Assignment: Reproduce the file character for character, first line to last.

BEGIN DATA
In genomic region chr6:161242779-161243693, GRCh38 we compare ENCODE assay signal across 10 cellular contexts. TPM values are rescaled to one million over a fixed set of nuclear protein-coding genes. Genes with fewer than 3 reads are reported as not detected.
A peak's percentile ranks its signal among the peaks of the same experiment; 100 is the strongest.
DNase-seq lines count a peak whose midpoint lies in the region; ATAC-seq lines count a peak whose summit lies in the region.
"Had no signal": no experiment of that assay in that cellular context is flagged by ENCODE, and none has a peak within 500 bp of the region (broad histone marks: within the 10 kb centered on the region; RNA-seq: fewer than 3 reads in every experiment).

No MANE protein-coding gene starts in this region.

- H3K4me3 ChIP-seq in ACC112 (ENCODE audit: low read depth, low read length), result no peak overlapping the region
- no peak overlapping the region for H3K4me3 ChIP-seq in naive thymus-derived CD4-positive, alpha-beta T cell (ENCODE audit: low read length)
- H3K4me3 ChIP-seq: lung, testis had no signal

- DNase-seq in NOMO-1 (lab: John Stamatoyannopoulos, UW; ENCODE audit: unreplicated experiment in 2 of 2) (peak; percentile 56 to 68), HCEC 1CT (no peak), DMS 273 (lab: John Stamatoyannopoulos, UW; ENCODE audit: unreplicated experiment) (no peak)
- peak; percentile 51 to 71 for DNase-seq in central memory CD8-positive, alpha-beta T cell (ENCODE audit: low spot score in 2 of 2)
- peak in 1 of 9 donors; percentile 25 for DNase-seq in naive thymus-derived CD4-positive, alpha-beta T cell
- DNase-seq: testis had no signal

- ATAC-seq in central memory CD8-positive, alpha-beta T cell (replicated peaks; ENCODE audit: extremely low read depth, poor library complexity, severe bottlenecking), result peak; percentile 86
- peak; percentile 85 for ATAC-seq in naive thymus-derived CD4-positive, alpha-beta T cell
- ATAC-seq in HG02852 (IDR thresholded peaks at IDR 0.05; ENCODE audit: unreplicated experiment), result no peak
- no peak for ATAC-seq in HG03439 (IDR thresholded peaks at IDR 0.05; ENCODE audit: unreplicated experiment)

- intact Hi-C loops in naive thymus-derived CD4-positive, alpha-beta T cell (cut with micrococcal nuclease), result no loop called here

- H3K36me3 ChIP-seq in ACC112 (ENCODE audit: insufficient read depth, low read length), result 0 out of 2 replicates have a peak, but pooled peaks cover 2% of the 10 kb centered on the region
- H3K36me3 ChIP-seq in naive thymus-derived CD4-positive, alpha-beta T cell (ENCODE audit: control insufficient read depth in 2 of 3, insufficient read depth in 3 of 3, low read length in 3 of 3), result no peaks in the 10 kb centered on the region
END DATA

In genomic region chr6:161242779-161243693, GRCh38 we compare ENCODE assay signal across 10 cellular contexts. TPM values are rescaled to one million over a fixed set of nuclear protein-coding genes. Genes with fewer than 3 reads are reported as not detected.
A peak's percentile ranks its signal among the peaks of the same experiment; 100 is the strongest.
DNase-seq lines count a peak whose midpoint lies in the region; ATAC-seq lines count a peak whose summit lies in the region.
"Had no signal": no experiment of that assay in that cellular context is flagged by ENCODE, and none has a peak within 500 bp of the region (broad histone marks: within the 10 kb centered on the region; RNA-seq: fewer than 3 reads in every experiment).

No MANE protein-coding gene starts in this region.

- H3K4me3 ChIP-seq in ACC112 (ENCODE audit: low read depth, low read length), result no peak overlapping the region
- no peak overlapping the region for H3K4me3 ChIP-seq in naive thymus-derived CD4-positive, alpha-beta T cell (ENCODE audit: low read length)
- H3K4me3 ChIP-seq: lung, testis had no signal

- DNase-seq in NOMO-1 (lab: John Stamatoyannopoulos, UW; ENCODE audit: unreplicated experiment in 2 of 2) (peak; percentile 56 to 68), HCEC 1CT (no peak), DMS 273 (lab: John Stamatoyannopoulos, UW; ENCODE audit: unreplicated experiment) (no peak)
- peak; percentile 51 to 71 for DNase-seq in central memory CD8-positive, alpha-beta T cell (ENCODE audit: low spot score in 2 of 2)
- peak in 1 of 9 donors; percentile 25 for DNase-seq in naive thymus-derived CD4-positive, alpha-beta T cell
- DNase-seq: testis had no signal

- ATAC-seq in central memory CD8-positive, alpha-beta T cell (replicated peaks; ENCODE audit: extremely low read depth, poor library complexity, severe bottlenecking), result peak; percentile 86
- peak; percentile 85 for ATAC-seq in naive thymus-derived CD4-positive, alpha-beta T cell
- ATAC-seq in HG02852 (IDR thresholded peaks at IDR 0.05; ENCODE audit: unreplicated experiment), result no peak
- no peak for ATAC-seq in HG03439 (IDR thresholded peaks at IDR 0.05; ENCODE audit: unreplicated experiment)

- intact Hi-C loops in naive thymus-derived CD4-positive, alpha-beta T cell (cut with micrococcal nuclease), result no loop called here

- H3K36me3 ChIP-seq in ACC112 (ENCODE audit: insufficient read depth, low read length), result 0 out of 2 replicates have a peak, but pooled peaks cover 2% of the 10 kb centered on the region
- H3K36me3 ChIP-seq in naive thymus-derived CD4-positive, alpha-beta T cell (ENCODE audit: control insufficient read depth in 2 of 3, insufficient read depth in 3 of 3, low read length in 3 of 3), result no peaks in the 10 kb centered on the region